ESPE Abstracts (2015) 84 FC2.3

High Success of a Next Generation Sequencing Panel for the Molecular Diagnosis of Rare Skeletal Dysplasias

Jimena Barrezaa,b, Carlos I Rivera-Pedrozaa, Lucia Sentchordi-Montanéa,c, Elena Vallespina,b, Victoria E F Montañoa, Elena Mansillaa,b, Alberta Belinchóna,b, Sara Benito-Sanza,b, Angela del Pozoa,b, Kristina Ibañeza, Isabel González-Casadod, Encarna Guillén-Navarroe, Pablo Prietof, Jaime Sánchez del Pozog, Jaime Cruz-Rojog, Enrique Galanh, Pablo Lapunzinaa,b, Sixto García-Miñaura,b, Fernando Santos-Simarroa,b & Karen E Heatha,b


aInstitute of Medical and Molecular Genetics (INGEMM) and UMDE, IdiPAZ, Hospital Universitario La Paz, Universidad Autónoma de Madrid, Madrid, Spain; bCIBERER, ISCIII, Madrid, Spain; cDepartment of Pediatrics, Hospital Universitario Infanta Leonor, Madrid, Spain; dDepartment of Pediatric Endocrinology and UMDE, Hospital Universitario La Paz, Madrid, Spain; eDepartment of Genetics, Hospital Virgen de la Arrixaca, Murcia, Spain; fDepartment of Pediatric Endocrinology, Hospital Universitario de Salamanca, Salamanca, Spain; gDepartment of Pediatric Endocrinology and Dysmorphology, Hospital Universitario 12 de Octubre, Madrid, Spain; hDepartment of Clinical Genetics, Hospital Materno Infantil de Badajoz, Badajoz, Spain; iDepartment of Pediatric Endocrinology, Hospital Terrassa, Terrassa, Spain


Background: A total of 456 skeletal dysplasias have been classified by molecular, biochemical and/or radiological criteria, into 40 groups. Despite this, the precise, final diagnosis is often difficult due to the high phenotypic and genotypic variability.

Objective: To improve the molecular and clinical diagnosis of skeletal dysplasias using a custom-designed next-generation sequencing (NGS) panel.

Method: A total of 56 skeletal dysplasia probands of unknown molecular etiology were clinically and radiologically evaluated. DNA from the probands and in some cases affected family members, was analysed using the SKELETALSEQ.V3 panel (n=315 genes) and sequenced on a MiSeq. All variants were confirmed by Sanger sequencing or arrayCGH. Functional analysis was undertaken where possible.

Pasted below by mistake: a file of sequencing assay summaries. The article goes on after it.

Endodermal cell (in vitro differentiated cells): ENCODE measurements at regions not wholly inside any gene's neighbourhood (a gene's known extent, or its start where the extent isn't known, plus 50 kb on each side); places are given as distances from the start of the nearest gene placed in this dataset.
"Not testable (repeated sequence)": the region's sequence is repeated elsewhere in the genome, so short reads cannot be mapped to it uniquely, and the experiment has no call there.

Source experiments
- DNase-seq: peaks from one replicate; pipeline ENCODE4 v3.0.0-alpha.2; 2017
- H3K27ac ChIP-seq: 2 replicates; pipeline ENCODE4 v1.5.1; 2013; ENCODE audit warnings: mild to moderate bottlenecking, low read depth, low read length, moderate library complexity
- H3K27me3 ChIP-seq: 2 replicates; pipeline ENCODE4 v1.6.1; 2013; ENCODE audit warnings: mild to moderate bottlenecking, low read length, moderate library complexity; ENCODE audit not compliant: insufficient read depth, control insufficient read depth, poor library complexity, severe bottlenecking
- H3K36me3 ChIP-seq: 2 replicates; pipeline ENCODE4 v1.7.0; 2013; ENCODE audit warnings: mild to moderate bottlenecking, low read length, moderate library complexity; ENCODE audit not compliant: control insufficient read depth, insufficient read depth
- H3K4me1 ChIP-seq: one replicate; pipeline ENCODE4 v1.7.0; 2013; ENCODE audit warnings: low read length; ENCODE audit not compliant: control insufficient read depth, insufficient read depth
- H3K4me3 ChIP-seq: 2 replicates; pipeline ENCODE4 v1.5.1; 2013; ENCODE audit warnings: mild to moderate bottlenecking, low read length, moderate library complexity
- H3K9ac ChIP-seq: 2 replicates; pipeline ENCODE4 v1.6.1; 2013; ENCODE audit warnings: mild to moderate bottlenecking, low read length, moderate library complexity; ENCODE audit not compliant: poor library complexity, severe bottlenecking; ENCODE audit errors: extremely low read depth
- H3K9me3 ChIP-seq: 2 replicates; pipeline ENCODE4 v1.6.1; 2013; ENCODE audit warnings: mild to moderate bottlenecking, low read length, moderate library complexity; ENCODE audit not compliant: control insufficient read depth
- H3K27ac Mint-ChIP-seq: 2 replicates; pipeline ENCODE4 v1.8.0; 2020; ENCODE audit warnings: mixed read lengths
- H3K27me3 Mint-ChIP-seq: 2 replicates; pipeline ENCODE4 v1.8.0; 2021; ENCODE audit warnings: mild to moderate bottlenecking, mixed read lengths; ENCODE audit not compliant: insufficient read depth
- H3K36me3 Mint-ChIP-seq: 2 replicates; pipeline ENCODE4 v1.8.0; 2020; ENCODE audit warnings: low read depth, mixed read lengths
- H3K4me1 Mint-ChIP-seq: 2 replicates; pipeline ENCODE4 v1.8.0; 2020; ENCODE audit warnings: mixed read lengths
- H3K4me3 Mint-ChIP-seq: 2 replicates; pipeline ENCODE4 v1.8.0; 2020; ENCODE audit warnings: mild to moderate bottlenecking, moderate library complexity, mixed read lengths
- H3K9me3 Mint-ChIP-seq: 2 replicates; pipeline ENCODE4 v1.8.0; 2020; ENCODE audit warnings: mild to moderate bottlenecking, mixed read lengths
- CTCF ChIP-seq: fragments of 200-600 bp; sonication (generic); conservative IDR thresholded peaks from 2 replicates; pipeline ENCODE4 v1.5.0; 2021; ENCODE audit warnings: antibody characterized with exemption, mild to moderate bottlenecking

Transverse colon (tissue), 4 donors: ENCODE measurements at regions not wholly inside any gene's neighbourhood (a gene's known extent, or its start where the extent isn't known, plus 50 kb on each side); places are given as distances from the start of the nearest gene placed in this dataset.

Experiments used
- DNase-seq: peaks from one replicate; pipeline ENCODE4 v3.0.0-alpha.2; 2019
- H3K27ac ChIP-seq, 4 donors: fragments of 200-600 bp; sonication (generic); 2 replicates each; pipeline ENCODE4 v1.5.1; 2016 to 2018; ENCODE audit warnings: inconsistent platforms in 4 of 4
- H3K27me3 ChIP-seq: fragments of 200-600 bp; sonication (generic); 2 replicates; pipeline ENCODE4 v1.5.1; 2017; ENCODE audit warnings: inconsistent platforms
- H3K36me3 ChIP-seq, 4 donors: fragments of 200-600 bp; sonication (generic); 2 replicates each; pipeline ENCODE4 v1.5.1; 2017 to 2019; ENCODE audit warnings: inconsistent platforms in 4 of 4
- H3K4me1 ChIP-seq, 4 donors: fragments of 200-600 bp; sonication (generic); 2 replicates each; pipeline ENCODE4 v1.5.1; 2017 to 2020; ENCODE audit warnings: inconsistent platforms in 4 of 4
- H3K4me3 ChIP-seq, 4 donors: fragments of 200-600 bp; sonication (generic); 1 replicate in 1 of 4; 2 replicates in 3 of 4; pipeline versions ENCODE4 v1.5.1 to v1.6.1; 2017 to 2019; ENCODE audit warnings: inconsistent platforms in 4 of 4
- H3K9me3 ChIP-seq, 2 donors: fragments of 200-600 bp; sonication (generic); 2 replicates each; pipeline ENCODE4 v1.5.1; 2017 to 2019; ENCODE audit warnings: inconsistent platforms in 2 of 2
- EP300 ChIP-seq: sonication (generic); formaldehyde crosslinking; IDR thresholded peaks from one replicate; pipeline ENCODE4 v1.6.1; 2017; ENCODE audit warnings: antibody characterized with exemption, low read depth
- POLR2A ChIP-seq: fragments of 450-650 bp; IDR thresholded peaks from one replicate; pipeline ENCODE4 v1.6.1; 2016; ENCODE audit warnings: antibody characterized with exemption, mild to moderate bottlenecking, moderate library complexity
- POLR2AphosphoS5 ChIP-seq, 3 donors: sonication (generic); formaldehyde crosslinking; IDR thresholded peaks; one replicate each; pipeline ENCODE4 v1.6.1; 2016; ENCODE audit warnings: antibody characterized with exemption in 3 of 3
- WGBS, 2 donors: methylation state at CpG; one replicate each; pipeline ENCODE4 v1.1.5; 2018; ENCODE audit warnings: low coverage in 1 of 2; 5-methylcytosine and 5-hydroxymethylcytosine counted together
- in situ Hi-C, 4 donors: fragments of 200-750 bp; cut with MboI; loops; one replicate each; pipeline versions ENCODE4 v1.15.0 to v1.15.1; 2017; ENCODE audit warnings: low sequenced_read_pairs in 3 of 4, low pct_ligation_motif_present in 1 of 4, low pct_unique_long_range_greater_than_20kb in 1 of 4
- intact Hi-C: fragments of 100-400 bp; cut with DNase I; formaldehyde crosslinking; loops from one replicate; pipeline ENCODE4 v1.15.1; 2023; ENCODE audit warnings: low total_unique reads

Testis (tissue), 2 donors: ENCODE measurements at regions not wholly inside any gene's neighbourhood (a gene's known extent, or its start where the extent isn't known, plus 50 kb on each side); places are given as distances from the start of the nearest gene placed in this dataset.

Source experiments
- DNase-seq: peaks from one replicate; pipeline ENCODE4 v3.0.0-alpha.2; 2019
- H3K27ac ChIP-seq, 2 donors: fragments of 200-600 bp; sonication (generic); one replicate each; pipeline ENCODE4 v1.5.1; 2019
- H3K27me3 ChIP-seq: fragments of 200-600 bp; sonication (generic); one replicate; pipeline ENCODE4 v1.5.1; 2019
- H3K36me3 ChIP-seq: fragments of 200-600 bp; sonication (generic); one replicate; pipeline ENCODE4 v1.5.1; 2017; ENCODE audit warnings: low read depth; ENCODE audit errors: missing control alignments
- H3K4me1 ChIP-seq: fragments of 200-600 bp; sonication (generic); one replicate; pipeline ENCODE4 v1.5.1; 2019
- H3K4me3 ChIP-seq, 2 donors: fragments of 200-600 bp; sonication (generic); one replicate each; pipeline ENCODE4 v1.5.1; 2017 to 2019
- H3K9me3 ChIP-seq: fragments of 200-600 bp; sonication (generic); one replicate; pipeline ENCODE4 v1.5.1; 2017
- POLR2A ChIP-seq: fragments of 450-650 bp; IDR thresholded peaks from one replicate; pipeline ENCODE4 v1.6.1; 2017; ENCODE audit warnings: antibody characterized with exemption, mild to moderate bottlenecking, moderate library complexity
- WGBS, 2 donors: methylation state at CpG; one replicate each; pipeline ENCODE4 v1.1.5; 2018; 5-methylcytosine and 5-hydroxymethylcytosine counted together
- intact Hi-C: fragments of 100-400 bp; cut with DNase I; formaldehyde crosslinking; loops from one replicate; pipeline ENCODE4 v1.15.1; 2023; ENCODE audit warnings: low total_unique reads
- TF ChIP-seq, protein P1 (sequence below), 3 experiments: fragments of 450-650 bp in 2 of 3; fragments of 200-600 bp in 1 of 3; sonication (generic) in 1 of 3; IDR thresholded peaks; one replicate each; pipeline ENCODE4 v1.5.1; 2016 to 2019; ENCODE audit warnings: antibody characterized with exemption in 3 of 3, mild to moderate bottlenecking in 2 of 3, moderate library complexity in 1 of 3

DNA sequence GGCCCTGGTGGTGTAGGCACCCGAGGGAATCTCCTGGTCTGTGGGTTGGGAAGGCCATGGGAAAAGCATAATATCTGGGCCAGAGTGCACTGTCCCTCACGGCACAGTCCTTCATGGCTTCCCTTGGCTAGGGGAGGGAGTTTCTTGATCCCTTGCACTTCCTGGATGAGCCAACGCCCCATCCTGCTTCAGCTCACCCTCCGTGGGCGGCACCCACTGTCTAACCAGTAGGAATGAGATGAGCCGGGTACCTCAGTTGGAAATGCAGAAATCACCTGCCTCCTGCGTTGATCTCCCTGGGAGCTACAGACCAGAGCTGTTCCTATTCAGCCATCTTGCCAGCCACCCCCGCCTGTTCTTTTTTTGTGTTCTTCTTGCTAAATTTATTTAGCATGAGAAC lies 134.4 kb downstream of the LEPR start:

Results: In 24/56 (43%) probands the causative mutation(s) was identified; 12/25 (48%) probands classified with a severe and 12/31 (39%) with a mild skeletal dysplasia. A total of 23 missense, stop or small deletions and one gene deletion were detected. Two heterozygous stop mutations were identified in aggrecan (ACAN1) in two families with disproportionate short stature, one with advanced bone age whilst the other not. Compound heterozygous functionally confirmed pathogenic POP1 mutations were detected in the second case of spondylometaphyseal dysplasia with extreme short stature (−5.57 SDS) reported so far. Two novel homozygous POCA1 mutations were identified in two families with remarkably similar clinical features of primordial dwarfism (SOFT syndrome).

Conclusion: i) The SKELETALSEQ NGS panel is a powerful tool in determining the causative mutation in 43% of patients with skeletal dysplasias and extreme short stature. ii) Causative mutations were identified in genes in which only one or few mutations have been previously described. iii) The advancement in the genetic diagnosis of these disorders will not only improve the management, monitoring and treatment of these patients but also permit prenatal and preimplantational genetic studies for the affected families.

Funding: This work was supported in part by the following grants: MINECO (SAF2012-30871) and Comunidad de Madrid ENDOSCREEN (S2010/BMD-2396).

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